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Math Help - Union of two subspaces

  1. #1
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    Union of two subspaces

    By constructing a counterexample, show that the union of two subspaces is not in general, a subspace?

    I don't really have a clue on how to start this. I really only want a hint on how to start his
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    Quote Originally Posted by acevipa View Post
    By constructing a counterexample, show that the union of two subspaces is in general, a subspace?

    I don't really have a clue on how to start this. I really only want a hint on how to start his
    your question as posed is strange. you usually use counter examples to disprove something, while here it seems like you want to prove something. check the wording and ask again.

    as for the hint: begin at the beginning, haha. What does it mean to be a subspace? and in what context are you describing subspaces?
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    Yeah sorry, I just edited my question

    So could we take two subspaces just as an example

    So A=\{y=x\} and B=\{y=-x\} are subspaces of \mathbb{R}^2

    \begin{pmatrix}2\\2\end{pmatrix}\in A\cup B

    \begin{pmatrix}1\\-1\end{pmatrix}\in A\cup B

    \begin{pmatrix}2\\2\end{pmatrix}+\begin{pmatrix}1\  \-1\end{pmatrix}=\begin{pmatrix}3\\1\end{pmatrix}\no  t\in A\cup B

    Therefore, not closed under addition.

    Is this proof good enough
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    is up to his old tricks again! Jhevon's Avatar
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    Quote Originally Posted by acevipa View Post
    Yeah sorry, I just edited my question

    So could we take two subspaces just as an example

    So A=\{y=x\} and B=\{y=-x\} are subspaces of \mathbb{R}^2

    \begin{pmatrix}2\\2\end{pmatrix}\in A\cup B

    \begin{pmatrix}1\\-1\end{pmatrix}\in A\cup B

    \begin{pmatrix}2\\2\end{pmatrix}+\begin{pmatrix}1\  \-1\end{pmatrix}=\begin{pmatrix}3\\1\end{pmatrix}\no  t\in A\cup B

    Therefore, not closed under addition.

    Is this proof good enough
    Not a "proof", but yes, as a counter-example, it works. provided you have the definition for addition in \displaystyle \mathbb R ^2 given.

    I was thinking of an example along the lines of:

    \displaystyle A = the set of all 2x2 matrices over the reals of the form \displaystyle \begin{pmatrix} a & 0 \\ 0 & b \end{pmatrix}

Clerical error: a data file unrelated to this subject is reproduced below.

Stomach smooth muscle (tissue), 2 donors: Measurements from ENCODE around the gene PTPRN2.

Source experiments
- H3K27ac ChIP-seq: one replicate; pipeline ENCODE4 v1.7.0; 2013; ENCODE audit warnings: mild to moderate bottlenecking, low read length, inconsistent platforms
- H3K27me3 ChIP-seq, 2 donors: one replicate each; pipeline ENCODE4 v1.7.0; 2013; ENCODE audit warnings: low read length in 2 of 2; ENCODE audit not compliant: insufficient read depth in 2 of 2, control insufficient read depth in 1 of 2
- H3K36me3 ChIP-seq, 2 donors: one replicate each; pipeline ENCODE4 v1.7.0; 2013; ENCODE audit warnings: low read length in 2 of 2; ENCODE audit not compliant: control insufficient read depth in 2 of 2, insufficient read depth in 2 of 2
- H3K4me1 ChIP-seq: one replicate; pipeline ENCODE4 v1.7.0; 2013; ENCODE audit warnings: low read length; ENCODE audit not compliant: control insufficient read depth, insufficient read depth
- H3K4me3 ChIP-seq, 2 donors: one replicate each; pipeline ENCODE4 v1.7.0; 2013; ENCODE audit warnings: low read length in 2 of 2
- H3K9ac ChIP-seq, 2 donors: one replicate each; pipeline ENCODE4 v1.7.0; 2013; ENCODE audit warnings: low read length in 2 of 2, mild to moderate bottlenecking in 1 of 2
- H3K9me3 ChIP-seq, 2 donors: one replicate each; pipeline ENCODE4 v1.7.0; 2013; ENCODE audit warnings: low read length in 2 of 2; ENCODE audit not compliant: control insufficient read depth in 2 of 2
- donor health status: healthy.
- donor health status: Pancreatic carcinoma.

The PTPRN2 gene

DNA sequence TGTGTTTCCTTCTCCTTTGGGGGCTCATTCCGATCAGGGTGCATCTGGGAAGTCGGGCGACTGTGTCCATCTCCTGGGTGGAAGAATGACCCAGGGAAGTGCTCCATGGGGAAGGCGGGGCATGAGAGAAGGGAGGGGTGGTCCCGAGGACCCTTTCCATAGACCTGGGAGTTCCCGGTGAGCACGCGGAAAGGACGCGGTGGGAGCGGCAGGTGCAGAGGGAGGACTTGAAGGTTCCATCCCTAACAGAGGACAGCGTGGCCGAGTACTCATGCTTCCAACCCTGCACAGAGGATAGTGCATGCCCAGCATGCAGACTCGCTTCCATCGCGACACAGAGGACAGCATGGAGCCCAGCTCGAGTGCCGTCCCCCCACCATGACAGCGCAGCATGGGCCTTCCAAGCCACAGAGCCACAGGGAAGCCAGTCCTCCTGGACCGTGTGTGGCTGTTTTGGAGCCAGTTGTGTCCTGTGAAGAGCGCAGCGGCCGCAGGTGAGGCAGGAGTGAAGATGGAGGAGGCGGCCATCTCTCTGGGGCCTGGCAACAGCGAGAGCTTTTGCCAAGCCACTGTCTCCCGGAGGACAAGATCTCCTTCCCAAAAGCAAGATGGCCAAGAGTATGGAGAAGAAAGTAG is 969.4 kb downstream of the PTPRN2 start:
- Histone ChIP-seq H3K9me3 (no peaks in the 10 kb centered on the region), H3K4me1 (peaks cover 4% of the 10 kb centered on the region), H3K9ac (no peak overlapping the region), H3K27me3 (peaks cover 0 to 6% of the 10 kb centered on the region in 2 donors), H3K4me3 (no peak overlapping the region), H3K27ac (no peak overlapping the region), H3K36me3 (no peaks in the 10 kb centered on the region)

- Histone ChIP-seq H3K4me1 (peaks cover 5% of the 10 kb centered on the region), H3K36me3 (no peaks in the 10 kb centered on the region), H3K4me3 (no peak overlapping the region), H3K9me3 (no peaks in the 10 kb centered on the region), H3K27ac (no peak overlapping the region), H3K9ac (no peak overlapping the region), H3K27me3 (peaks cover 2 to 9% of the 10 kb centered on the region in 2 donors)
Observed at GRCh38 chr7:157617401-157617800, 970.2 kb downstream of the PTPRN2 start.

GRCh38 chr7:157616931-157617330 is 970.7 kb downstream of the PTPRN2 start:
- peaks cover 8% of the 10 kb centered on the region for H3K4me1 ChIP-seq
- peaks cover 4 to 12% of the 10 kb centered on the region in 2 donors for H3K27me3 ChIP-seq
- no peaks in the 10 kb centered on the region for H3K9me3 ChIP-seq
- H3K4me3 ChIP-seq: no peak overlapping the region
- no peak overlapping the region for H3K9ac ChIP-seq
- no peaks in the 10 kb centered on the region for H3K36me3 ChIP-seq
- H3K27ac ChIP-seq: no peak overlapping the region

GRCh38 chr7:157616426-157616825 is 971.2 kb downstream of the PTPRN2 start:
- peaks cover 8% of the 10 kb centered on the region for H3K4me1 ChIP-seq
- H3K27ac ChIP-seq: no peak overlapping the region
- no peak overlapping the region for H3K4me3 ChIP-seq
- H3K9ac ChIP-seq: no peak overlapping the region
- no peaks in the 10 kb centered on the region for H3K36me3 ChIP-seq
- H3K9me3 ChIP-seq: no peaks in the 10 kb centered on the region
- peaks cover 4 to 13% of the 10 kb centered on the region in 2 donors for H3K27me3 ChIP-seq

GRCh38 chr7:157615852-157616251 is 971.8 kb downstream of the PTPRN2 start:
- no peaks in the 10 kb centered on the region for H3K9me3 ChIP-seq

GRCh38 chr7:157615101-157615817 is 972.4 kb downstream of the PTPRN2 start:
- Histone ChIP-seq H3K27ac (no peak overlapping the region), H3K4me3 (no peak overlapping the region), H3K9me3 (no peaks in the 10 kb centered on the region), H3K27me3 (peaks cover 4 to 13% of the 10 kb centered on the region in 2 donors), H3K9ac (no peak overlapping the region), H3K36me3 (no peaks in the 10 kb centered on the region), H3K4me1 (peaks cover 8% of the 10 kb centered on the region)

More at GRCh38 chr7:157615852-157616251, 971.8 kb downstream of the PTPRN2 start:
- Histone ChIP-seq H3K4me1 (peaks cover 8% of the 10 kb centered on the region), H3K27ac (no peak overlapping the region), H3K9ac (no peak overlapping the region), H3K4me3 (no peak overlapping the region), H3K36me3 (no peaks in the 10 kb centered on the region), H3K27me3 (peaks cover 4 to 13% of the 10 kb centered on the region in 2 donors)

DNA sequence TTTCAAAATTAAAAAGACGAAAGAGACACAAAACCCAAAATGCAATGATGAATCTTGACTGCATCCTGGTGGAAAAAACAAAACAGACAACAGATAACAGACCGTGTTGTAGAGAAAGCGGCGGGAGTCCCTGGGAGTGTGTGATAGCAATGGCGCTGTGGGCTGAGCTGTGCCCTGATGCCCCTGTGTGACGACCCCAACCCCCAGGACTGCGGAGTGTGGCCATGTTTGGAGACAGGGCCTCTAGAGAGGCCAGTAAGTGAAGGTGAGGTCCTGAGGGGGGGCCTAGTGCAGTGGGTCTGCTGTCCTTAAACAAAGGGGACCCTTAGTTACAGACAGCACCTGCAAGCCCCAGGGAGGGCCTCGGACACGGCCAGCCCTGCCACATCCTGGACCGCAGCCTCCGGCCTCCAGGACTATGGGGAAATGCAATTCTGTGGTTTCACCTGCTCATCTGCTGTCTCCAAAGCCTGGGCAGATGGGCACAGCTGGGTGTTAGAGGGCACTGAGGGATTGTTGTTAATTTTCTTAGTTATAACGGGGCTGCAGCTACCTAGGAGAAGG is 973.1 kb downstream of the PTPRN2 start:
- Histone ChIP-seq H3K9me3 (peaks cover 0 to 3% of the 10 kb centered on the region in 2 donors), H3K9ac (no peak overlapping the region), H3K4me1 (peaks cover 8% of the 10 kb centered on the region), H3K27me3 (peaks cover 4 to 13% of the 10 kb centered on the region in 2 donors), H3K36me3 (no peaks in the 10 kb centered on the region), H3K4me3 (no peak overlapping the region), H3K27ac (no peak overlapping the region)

and \displaystyle B = the set of all 2x2 matrices over the reals of the form \displaystyle \begin{pmatrix} a & a + b \\ a + b & b \end{pmatrix}

    Both with standard matrix addition and scalar multiplication operations.
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    Quote Originally Posted by Jhevon View Post
    Not a "proof", but yes, as a counter-example, it works. provided you have the definition for addition in \displaystyle \mathbb R ^2 given.

    I was thinking of an example along the lines of:

    \displaystyle A = the set of all 2x2 matrices over the reals of the form \displaystyle \begin{pmatrix} a & 0 \\ 0 & b \end{pmatrix}

    and \displaystyle B = the set of all 2x2 matrices over the reals of the form \displaystyle \begin{pmatrix} a & a + b \\ a + b & b \end{pmatrix}

    Both with standard matrix addition and scalar multiplication operations.
    But with the question asked, is what I did correct?

    What do you mean when you say "provided you have the definition for addition in \mathbb{R}^2 given".
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    Quote Originally Posted by acevipa View Post
    But with the question asked, is what I did correct?
    yes

    What do you mean when you say "provided you have the definition for addition in \mathbb{R}^2 given".
    i mean, at some point in your class or your text it should be written that you can add two coordinates in \mathbb R ^2 by adding their corresponding components. refrain from taking an intuitive definition if you can, not unless you know it works (by proving it does, or if your text says so and proves it)--it doesn't always.
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    Quote Originally Posted by Jhevon View Post
    yes

    i mean, at some point in your class or your text it should be written that you can add two coordinates in \mathbb R ^2 by adding their corresponding components. refrain from taking an intuitive definition if you can, not unless you know it works (by proving it does, or if your text says so and proves it)--it doesn't always.
    We've already learnt that we can add two coordinate vectors by adding their corresponding components, so its not something I've just assumed that you can do

    By the way, thanks for all your help!
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    Quote Originally Posted by acevipa View Post
    We've already learnt that we can add two coordinate vectors by adding their corresponding components, so its not something I've just assumed that you can do

    By the way, thanks for all your help!
    ok, well no worries then. you're good
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